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Media freedom rank drops

A photographer for Agence France-Presse is hit with a baton by a military police officer during a demonstration in Phnom Penh
A photographer for Agence France-Presse is hit with a baton by a military police officer during a demonstration in Phnom Penh last month. PHOTO SUPPLIED

Media freedom rank drops

Cambodia's press freedom ranking has slipped one place to 144th out of 179 countries, according to the 2014 World Press Freedom Index, released yesterday by Paris-based Reporters Without Borders.

While the Kingdom finished ahead of such ASEAN partners as the Philippines, Singapore and Vietnam, Benjamin Ismail, head of the Asia-Pacific desk at Reporters Without Borders, said the situation remained “very worrying”.

“Not only has the government policy regarding press freedom, freedom of information and freedom of expression in general become stricter, but the government also shows complete disregard to the situation and security of journalists,” he said.

“Impunity on crimes against newsmakers and the absence of reaction from the authorities is one [of] the most worrying facts observed throughout the year.”

The ranking’s methodology takes into account the number of journalists and netizens who were jailed, killed, arrested and attacked last year, along with issues such as self-censorship, government interference, transparency and media pluralism.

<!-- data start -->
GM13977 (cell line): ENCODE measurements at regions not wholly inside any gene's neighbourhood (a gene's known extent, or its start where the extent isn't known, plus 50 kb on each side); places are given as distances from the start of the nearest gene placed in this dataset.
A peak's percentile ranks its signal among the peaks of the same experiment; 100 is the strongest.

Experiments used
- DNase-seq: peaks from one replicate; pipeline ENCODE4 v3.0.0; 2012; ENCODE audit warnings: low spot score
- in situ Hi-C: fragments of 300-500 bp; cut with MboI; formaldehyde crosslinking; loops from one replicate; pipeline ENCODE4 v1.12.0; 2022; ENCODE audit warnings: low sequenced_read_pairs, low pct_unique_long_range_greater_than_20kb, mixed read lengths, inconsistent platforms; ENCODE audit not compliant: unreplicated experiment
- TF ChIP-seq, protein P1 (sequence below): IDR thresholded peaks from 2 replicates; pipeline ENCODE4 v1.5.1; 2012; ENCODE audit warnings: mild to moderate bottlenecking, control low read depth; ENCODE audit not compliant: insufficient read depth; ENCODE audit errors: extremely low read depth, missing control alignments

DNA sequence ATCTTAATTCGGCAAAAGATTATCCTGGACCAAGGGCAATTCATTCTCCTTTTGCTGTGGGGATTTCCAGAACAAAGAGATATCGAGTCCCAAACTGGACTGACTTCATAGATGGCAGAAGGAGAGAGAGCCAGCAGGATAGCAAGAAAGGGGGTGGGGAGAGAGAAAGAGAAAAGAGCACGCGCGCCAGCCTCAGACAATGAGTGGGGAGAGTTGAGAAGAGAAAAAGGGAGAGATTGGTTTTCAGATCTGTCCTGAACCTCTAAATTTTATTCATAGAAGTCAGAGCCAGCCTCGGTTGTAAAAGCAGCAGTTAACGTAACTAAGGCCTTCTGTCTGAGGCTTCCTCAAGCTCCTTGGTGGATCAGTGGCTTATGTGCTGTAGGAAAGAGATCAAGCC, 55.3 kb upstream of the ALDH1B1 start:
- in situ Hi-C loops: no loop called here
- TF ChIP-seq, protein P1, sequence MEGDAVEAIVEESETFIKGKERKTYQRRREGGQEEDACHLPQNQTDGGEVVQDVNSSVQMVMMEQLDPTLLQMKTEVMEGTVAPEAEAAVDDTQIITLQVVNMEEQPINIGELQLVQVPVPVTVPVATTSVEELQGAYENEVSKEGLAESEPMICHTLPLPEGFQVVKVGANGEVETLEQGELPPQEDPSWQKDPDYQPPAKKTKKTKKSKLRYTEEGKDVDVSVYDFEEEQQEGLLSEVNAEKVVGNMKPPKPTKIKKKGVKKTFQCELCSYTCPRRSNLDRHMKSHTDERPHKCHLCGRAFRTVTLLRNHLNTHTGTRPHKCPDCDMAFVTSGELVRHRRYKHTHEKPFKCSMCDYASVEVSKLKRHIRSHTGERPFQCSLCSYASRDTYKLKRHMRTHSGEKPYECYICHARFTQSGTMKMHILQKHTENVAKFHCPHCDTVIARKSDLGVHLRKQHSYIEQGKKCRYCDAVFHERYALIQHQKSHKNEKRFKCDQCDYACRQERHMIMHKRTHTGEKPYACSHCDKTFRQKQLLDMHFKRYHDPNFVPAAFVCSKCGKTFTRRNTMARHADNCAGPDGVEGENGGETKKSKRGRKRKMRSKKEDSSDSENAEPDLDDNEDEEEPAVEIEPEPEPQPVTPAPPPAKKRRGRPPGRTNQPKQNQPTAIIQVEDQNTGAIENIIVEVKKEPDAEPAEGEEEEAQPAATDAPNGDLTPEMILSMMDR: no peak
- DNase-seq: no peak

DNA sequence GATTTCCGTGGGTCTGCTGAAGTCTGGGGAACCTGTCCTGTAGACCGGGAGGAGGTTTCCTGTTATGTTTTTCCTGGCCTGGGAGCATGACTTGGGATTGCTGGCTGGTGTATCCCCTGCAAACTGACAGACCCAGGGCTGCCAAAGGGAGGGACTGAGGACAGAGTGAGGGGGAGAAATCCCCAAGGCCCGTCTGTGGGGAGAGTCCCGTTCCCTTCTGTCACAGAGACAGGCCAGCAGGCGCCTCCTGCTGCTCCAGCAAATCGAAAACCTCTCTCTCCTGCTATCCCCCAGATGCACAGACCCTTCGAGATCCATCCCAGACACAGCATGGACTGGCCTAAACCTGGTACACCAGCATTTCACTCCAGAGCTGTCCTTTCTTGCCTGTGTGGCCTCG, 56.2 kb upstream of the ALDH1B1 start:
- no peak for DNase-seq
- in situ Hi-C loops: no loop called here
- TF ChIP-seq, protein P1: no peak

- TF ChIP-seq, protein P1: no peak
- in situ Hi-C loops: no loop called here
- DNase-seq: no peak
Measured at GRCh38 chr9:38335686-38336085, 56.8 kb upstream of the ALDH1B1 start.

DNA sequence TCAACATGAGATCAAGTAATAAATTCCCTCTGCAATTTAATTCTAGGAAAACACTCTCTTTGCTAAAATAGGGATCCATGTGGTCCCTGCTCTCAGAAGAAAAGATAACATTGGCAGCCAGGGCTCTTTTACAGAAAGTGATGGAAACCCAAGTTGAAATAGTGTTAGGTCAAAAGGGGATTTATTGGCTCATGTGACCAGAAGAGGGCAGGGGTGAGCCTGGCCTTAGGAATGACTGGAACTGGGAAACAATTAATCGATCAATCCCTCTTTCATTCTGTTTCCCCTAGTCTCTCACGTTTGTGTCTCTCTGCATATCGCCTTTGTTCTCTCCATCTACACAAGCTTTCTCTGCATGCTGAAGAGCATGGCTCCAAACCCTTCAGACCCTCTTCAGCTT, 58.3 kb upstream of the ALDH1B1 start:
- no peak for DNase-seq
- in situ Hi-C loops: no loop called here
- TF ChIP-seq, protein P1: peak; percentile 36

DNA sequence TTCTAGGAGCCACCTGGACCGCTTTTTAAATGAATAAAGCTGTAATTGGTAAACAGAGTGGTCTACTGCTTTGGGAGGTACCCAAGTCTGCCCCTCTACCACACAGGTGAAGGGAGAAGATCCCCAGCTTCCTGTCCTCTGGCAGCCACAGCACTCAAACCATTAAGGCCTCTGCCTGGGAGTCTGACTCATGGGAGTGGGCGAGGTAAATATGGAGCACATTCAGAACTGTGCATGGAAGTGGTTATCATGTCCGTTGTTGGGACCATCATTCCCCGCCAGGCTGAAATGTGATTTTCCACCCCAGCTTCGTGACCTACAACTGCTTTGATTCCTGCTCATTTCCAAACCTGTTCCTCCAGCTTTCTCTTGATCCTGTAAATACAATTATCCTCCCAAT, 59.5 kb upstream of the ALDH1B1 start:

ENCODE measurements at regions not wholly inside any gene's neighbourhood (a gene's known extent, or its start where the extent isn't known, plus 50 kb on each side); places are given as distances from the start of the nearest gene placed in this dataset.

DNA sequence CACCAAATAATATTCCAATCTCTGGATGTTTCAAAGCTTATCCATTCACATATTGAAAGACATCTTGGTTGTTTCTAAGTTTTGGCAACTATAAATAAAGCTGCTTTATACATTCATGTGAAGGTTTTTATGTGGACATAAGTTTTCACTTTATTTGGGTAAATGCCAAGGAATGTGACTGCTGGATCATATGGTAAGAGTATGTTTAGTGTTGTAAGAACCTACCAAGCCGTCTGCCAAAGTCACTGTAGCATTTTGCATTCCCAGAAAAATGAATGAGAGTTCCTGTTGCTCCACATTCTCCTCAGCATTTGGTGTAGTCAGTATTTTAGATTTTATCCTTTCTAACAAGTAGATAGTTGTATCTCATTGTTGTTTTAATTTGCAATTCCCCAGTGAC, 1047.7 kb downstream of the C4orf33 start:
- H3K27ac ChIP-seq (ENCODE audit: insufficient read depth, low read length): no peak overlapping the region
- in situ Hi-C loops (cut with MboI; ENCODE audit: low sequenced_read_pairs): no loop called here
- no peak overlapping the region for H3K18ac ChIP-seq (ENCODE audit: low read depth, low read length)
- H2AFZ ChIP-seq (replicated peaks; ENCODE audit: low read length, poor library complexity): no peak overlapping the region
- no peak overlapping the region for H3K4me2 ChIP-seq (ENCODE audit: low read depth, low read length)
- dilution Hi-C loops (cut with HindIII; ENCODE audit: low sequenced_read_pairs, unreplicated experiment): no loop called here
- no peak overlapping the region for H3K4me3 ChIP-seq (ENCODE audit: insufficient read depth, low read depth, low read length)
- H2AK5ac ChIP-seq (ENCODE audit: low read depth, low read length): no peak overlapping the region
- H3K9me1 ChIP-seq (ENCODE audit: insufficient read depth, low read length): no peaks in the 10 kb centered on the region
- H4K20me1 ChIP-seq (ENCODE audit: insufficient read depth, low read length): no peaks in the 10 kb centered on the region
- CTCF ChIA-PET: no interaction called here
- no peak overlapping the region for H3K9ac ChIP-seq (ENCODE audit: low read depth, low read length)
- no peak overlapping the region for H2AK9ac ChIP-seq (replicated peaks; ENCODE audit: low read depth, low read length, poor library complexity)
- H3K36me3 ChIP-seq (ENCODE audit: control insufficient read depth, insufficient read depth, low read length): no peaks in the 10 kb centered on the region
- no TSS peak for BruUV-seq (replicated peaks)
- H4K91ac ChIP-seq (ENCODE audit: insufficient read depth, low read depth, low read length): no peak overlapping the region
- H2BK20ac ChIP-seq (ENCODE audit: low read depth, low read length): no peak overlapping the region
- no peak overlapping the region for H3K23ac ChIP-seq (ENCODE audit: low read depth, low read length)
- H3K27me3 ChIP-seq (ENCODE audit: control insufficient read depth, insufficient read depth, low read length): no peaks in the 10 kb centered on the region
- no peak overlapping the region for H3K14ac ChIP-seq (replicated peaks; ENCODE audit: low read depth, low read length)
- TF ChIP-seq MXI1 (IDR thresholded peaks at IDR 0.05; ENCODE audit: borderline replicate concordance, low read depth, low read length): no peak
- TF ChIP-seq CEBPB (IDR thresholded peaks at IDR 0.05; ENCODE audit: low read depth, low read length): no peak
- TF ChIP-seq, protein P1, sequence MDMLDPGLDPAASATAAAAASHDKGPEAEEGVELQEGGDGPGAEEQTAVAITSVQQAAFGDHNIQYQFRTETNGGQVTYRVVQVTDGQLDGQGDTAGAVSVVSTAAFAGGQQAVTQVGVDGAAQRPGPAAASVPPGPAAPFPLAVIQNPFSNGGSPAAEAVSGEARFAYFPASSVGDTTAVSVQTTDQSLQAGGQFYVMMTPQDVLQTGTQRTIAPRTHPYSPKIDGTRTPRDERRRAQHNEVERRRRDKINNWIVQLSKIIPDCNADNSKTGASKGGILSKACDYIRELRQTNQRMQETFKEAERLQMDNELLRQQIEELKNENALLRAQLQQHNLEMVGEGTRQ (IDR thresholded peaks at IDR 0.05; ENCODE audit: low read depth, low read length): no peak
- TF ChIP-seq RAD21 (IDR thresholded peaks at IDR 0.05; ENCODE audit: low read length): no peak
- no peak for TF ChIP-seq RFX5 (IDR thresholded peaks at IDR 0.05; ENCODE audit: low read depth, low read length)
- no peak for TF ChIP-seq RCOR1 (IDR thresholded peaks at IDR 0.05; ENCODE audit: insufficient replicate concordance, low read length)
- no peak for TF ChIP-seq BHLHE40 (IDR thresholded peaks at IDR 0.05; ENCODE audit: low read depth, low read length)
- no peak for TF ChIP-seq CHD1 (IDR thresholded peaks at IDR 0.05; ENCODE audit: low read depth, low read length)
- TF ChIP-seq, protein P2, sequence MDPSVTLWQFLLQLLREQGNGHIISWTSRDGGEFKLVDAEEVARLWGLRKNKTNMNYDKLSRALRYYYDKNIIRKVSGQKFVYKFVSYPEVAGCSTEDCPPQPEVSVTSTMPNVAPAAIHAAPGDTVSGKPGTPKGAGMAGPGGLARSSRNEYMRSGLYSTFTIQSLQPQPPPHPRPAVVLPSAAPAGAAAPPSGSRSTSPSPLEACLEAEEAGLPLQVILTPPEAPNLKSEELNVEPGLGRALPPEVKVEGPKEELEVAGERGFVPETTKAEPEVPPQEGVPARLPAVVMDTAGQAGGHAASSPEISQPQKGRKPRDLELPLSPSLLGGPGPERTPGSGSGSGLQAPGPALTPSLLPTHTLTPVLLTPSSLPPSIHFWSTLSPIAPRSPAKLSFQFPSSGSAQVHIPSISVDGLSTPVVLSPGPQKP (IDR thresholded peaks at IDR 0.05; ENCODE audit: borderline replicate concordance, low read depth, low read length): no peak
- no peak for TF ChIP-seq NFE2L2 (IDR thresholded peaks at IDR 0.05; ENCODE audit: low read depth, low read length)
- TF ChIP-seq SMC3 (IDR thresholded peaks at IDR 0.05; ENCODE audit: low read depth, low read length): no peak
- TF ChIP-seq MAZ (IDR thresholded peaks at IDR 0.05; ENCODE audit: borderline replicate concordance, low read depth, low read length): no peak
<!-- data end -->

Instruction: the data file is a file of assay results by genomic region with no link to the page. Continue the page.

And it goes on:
No journalists were killed in the Kingdom last year, but a number of incidents highlighted restrictions on the press.

Ahead of the July election, the Ministry of Information issued a ban on foreign Khmer-language radio broadcasts during the 31-day campaign period that was quickly rescinded following widespread condemnation, though a five-day ban remained in place.

In September, at least seven foreign and local journalists were attacked with slingshots, batons and electric cattle prods by masked men allegedly supervised by police while covering peaceful protests at Wat Phnom.

During opposition party protests at Freedom Park in December, a state TV cameraman was attacked by irate demonstrators who allegedly accused his network of being biased towards the ruling party. A recent report from the Cambodian Center for Human Rights also found that self-censorship was rife among journalists and bloggers due to fear of threats or legal action.

Ouk Kimseng, an adviser at the Ministry of Information and deputy director general at state news agency AKP, said that while Cambodia’s press freedom was “not perfect”, the ranking did not reflect the
reality on the ground.

“For now, all journalists enjoy freedom of expression, however, we need to do more, and work more to get more professional.… They just look at one or two angles, but overall it’s all right and better,” he said.

But Puy Kea, a board member of the Cambodian Club of Journalists, said violence against journalists at protests was a significant development in 2013 and had escalated in the first months of this year.

“Cambodian reporters going to cover any event now, they are very careful, especially at demonstrations.… There are no clear instructions from politicians, leaders, authorities and political parties, [so] sometimes journalists get hurt,” he said.

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